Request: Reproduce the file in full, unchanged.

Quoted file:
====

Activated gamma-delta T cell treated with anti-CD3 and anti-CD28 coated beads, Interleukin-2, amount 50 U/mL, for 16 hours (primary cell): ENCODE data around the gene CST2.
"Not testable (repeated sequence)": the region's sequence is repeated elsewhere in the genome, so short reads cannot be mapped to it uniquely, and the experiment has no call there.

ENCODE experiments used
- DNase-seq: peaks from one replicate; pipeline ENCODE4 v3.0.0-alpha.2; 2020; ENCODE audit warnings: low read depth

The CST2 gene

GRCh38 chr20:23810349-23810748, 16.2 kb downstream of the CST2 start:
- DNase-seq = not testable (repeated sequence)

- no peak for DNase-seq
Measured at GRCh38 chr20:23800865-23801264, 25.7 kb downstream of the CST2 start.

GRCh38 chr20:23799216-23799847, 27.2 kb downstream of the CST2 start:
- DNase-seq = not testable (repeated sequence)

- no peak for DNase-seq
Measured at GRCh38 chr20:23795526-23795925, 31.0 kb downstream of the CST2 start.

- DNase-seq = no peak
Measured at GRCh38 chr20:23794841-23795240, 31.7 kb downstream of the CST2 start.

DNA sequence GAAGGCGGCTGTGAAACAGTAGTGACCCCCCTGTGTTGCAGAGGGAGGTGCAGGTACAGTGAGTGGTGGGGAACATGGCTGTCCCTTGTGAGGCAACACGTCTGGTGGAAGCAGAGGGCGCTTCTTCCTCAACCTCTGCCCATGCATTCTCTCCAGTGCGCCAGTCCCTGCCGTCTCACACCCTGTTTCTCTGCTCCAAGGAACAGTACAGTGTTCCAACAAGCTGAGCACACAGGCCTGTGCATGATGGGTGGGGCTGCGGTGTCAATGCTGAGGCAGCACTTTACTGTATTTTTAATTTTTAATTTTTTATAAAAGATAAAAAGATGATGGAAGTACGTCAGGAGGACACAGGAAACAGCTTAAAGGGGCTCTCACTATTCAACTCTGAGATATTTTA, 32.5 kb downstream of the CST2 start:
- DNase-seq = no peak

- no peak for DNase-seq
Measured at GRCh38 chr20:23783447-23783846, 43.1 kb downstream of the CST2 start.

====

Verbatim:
Activated gamma-delta T cell treated with anti-CD3 and anti-CD28 coated beads, Interleukin-2, amount 50 U/mL, for 16 hours (primary cell): ENCODE data around the gene CST2.
"Not testable (repeated sequence)": the region's sequence is repeated elsewhere in the genome, so short reads cannot be mapped to it uniquely, and the experiment has no call there.

ENCODE experiments used
- DNase-seq: peaks from one replicate; pipeline ENCODE4 v3.0.0-alpha.2; 2020; ENCODE audit warnings: low read depth

The CST2 gene

GRCh38 chr20:23810349-23810748, 16.2 kb downstream of the CST2 start:
- DNase-seq = not testable (repeated sequence)

- no peak for DNase-seq
Measured at GRCh38 chr20:23800865-23801264, 25.7 kb downstream of the CST2 start.

GRCh38 chr20:23799216-23799847, 27.2 kb downstream of the CST2 start:
- DNase-seq = not testable (repeated sequence)

- no peak for DNase-seq
Measured at GRCh38 chr20:23795526-23795925, 31.0 kb downstream of the CST2 start.

- DNase-seq = no peak
Measured at GRCh38 chr20:23794841-23795240, 31.7 kb downstream of the CST2 start.

DNA sequence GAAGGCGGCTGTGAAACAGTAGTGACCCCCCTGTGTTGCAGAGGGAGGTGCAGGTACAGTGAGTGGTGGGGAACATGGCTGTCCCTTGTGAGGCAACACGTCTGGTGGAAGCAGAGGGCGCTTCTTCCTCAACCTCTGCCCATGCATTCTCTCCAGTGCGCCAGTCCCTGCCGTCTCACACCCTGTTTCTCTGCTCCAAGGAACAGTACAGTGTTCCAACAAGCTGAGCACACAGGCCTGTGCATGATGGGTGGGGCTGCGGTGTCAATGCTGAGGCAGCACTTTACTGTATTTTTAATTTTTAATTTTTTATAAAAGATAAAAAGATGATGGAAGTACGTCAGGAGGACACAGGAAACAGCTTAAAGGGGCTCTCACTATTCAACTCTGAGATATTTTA, 32.5 kb downstream of the CST2 start:
- DNase-seq = no peak

- no peak for DNase-seq
Measured at GRCh38 chr20:23783447-23783846, 43.1 kb downstream of the CST2 start.